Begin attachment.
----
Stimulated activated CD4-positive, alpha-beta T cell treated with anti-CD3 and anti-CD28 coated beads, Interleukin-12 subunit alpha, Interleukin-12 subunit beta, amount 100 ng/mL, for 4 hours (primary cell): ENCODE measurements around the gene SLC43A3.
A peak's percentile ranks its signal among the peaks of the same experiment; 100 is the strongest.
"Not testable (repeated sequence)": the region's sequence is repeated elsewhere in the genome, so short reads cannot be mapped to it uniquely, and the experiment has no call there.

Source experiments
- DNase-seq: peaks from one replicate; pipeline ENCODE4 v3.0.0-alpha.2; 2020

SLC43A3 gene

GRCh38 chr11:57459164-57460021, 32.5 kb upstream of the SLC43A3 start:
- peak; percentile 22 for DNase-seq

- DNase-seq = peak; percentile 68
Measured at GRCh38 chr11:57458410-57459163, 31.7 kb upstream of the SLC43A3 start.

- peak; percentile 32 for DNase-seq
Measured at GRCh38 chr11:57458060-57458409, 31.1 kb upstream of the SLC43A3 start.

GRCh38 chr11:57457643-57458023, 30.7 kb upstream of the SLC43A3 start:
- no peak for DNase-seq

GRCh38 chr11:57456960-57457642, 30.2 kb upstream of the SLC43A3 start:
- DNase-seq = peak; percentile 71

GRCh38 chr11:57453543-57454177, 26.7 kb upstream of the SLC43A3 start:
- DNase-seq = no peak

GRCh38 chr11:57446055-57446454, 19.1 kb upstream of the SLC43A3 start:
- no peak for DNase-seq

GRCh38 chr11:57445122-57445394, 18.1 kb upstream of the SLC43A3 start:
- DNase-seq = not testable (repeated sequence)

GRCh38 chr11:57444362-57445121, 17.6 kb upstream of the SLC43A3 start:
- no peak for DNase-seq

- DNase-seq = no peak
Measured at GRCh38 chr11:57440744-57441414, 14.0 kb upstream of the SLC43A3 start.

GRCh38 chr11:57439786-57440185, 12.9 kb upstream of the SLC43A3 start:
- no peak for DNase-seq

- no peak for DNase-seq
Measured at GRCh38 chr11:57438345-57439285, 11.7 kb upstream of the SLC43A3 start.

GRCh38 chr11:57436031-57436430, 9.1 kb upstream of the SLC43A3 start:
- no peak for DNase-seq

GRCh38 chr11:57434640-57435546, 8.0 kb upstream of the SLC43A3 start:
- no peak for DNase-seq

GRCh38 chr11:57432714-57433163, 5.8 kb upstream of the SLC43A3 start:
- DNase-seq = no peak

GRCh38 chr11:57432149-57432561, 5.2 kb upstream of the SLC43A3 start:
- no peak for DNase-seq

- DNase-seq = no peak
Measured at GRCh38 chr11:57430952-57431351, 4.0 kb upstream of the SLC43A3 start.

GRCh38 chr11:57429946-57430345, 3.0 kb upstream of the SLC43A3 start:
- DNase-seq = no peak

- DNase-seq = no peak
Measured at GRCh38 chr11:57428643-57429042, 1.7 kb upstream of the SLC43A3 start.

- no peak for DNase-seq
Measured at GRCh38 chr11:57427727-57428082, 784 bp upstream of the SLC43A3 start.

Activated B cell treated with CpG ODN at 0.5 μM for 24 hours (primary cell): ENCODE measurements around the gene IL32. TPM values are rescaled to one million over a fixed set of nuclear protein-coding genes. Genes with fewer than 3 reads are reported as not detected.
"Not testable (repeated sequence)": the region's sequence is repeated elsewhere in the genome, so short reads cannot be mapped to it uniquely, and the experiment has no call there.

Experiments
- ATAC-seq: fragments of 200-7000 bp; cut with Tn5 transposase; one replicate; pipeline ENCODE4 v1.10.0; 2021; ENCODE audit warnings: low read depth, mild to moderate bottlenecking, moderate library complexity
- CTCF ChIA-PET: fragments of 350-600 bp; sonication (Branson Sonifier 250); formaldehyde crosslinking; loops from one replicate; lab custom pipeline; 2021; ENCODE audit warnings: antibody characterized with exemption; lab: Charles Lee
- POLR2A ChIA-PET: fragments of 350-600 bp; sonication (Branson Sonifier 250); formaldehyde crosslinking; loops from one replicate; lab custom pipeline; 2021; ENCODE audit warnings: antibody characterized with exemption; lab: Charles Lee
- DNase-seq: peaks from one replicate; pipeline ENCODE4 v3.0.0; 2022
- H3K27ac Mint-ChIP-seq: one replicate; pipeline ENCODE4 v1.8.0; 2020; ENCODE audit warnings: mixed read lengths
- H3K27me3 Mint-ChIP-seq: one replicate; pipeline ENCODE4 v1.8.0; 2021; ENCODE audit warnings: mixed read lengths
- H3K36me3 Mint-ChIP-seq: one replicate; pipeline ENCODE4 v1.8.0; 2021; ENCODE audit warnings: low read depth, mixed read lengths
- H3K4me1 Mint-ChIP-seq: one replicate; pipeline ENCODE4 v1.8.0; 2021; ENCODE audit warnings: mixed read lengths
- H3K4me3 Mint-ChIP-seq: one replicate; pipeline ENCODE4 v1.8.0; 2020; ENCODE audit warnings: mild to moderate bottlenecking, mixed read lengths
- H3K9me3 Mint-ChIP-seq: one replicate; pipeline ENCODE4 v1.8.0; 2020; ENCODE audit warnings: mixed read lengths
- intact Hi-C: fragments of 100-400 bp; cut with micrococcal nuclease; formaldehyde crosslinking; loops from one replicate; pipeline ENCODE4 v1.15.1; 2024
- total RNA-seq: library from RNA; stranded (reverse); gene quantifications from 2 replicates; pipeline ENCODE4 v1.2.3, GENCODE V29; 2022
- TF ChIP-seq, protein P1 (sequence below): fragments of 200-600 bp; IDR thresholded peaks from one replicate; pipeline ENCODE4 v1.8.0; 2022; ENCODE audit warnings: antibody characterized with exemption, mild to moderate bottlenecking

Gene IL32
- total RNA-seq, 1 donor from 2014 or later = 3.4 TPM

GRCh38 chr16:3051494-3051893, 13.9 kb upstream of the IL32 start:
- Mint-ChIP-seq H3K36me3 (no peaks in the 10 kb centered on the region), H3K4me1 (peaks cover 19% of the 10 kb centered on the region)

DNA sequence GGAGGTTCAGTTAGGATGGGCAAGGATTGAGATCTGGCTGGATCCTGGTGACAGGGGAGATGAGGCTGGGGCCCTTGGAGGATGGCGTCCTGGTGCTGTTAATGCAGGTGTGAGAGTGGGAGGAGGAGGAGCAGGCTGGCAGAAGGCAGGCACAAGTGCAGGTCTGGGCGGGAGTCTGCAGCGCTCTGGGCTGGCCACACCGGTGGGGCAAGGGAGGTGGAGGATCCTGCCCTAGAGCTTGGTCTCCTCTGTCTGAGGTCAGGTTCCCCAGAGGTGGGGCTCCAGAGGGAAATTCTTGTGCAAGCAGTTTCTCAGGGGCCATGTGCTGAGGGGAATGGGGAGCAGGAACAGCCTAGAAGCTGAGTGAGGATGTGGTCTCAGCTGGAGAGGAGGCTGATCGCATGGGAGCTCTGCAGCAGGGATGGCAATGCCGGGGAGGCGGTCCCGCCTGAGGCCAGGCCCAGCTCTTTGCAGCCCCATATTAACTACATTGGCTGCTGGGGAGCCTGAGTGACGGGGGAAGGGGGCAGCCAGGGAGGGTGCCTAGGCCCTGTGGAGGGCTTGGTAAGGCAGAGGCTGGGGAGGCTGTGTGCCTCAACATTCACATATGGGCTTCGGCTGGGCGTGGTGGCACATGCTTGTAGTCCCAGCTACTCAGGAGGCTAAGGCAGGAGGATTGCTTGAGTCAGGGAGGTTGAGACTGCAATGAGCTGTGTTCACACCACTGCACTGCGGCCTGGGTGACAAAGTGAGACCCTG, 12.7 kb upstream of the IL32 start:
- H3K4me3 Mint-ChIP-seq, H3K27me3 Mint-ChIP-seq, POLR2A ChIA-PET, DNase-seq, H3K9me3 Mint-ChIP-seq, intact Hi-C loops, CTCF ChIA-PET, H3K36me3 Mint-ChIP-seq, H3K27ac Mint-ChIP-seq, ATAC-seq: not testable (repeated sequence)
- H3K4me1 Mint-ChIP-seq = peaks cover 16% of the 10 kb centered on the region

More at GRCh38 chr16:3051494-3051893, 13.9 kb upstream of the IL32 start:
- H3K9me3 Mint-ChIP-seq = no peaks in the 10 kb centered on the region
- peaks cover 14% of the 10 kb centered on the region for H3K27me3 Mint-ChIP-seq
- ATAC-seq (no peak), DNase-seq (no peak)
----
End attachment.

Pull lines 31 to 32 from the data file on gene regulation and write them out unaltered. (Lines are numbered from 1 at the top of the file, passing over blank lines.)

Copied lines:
GRCh38 chr11:57436031-57436430, 9.1 kb upstream of the SLC43A3 start:
- no peak for DNase-seq